THE PHILIPPINES was now at moderate risk from the coronavirus after a decline in infections, the Health department said on Monday.

Virus cases fell by 4% in the past two weeks versus a 27% increase three to four weeks ago, Alethea de Guzman, director of the Health department’s Epidemiology bureau, told a televised news briefing.

For the past week alone, the average daily coronavirus infections fell by 11% to 17,783 from a week earlier, she said.

Daily infections for 100,000 people dropped to 17.12 from 17.80 recorded three to four weeks ago, she added.

Ms. de Guzman said 67.83% of hospital beds for coronavirus patients had been used, while 75.58% of intensive care unit beds were occupied.

The Cordillera, Cagayan Valley, Ilocos, Bicol, Mimaropa, Caraga, Soccsksargen, Zamboanga Peninsula and Western Visayas regions were at high-risk from the coronavirus.

Metro Manila was now under a moderate risk level, she said, noting that cases in the region were “starting to slow down.”

At the same briefing, presidential spokesman Herminio L. Roque, Jr. said 43.93 million coronavirus vaccines had been given out as of Sept 26. More than 20.3 million people or 26.33% of adult Filipinos had been fully vaccinated, he added.

Meanwhile, teachers and school personnel participating in the pilot run of face-to-face classes must have been fully vaccinated against the coronavirus, Roger Masapol, a director at the Education department, told a separate news briefing.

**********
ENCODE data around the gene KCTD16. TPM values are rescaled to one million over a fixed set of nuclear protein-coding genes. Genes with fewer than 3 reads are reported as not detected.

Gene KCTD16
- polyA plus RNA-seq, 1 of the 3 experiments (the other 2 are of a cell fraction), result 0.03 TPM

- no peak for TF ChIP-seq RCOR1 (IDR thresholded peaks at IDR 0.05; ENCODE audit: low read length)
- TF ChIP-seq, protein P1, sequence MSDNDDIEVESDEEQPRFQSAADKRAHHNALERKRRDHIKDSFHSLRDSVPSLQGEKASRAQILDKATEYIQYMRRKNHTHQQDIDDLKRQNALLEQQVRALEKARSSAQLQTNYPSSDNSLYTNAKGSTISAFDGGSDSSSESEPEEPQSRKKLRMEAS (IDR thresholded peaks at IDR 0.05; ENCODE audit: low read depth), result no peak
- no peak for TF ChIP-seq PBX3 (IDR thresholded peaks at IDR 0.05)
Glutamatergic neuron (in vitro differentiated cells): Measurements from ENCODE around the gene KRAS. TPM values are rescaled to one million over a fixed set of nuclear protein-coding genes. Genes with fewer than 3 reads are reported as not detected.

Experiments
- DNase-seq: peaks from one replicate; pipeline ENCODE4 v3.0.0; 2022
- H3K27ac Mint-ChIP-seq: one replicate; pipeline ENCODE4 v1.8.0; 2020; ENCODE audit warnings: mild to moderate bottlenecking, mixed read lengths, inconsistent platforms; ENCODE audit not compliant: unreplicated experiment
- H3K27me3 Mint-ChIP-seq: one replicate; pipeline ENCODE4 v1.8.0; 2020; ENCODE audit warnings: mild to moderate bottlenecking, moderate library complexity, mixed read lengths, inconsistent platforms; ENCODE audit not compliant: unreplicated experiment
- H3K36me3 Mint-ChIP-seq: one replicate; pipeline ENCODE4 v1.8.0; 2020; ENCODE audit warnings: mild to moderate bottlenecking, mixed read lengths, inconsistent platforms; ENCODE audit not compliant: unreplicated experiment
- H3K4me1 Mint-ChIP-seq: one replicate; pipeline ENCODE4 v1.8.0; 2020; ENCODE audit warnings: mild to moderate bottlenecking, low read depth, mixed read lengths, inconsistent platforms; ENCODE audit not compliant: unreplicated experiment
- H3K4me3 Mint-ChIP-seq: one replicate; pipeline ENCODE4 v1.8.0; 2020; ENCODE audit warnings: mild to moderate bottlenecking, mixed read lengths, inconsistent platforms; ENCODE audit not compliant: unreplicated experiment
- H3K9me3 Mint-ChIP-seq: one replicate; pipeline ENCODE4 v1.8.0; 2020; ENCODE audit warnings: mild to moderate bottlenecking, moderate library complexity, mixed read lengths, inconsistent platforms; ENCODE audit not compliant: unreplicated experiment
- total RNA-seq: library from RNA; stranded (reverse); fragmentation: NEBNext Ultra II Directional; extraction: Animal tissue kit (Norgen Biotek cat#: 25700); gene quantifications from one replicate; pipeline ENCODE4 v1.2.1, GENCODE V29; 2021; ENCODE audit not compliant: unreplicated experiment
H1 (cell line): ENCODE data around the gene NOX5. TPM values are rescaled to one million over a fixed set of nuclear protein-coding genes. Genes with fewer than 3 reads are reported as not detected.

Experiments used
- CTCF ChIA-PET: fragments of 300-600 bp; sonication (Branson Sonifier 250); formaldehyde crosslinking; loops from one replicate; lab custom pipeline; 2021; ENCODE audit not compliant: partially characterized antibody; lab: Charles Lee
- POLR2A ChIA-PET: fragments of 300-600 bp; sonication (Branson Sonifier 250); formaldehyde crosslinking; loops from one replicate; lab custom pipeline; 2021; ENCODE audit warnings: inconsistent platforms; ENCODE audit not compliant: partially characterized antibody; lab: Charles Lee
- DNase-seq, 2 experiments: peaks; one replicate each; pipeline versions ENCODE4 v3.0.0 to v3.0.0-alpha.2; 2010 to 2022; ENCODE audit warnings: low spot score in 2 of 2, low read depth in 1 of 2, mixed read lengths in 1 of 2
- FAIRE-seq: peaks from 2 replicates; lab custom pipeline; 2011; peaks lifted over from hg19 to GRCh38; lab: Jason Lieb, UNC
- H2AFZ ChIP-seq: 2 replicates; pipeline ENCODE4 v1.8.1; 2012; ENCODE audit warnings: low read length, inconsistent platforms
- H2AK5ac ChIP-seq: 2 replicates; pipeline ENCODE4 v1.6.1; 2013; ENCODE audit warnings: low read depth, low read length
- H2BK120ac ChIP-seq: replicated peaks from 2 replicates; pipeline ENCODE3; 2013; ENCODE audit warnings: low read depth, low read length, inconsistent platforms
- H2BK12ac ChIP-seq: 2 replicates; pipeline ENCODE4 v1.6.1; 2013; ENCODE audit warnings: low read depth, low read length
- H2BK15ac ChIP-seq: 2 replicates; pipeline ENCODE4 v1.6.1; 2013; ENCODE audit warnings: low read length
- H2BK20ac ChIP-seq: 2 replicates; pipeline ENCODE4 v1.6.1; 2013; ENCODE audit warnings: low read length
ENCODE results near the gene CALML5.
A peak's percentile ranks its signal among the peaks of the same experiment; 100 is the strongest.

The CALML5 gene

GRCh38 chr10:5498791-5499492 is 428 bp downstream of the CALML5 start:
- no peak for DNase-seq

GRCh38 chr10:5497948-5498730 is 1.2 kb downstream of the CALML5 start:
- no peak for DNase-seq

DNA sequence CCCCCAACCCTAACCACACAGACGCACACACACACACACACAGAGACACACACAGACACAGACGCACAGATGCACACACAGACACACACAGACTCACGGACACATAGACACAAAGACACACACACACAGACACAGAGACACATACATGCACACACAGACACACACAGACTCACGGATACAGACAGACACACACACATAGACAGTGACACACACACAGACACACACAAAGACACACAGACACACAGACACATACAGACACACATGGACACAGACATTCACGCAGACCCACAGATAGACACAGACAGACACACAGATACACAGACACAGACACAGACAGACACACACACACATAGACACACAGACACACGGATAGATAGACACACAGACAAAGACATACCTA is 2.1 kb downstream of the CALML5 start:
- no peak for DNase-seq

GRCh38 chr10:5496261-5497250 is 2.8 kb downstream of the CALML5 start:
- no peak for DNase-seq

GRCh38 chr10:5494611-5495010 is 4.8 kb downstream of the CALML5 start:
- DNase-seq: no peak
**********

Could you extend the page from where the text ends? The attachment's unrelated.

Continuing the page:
The agency earlier said teachers and other school staff would not be required to be fully vaccinated, raising questions about the safety of the pilot run.

At the same briefing, Health Undersecretary Maria Rosario S. Vergeire said the government had reversed the policy to ensure the safety of children.

The Education department earlier said 100 public schools and 20 private institutions in low-risk areas would participate in the pilot test.

Vaccine czar Carlito G. Galvez, Jr. earlier asked the government to start vaccinating children aged 12 to 17 by mid-October.

Seriously ill minors and children of health workers would be prioritized once President Rodrigo R. Duterte approves the proposal, he said.

The country’s drug regulator has approved the use of vaccines made by Pfizer, Inc. and Moderna, Inc. for children as young as 12 years. — Kyle Aristophere T. Atienza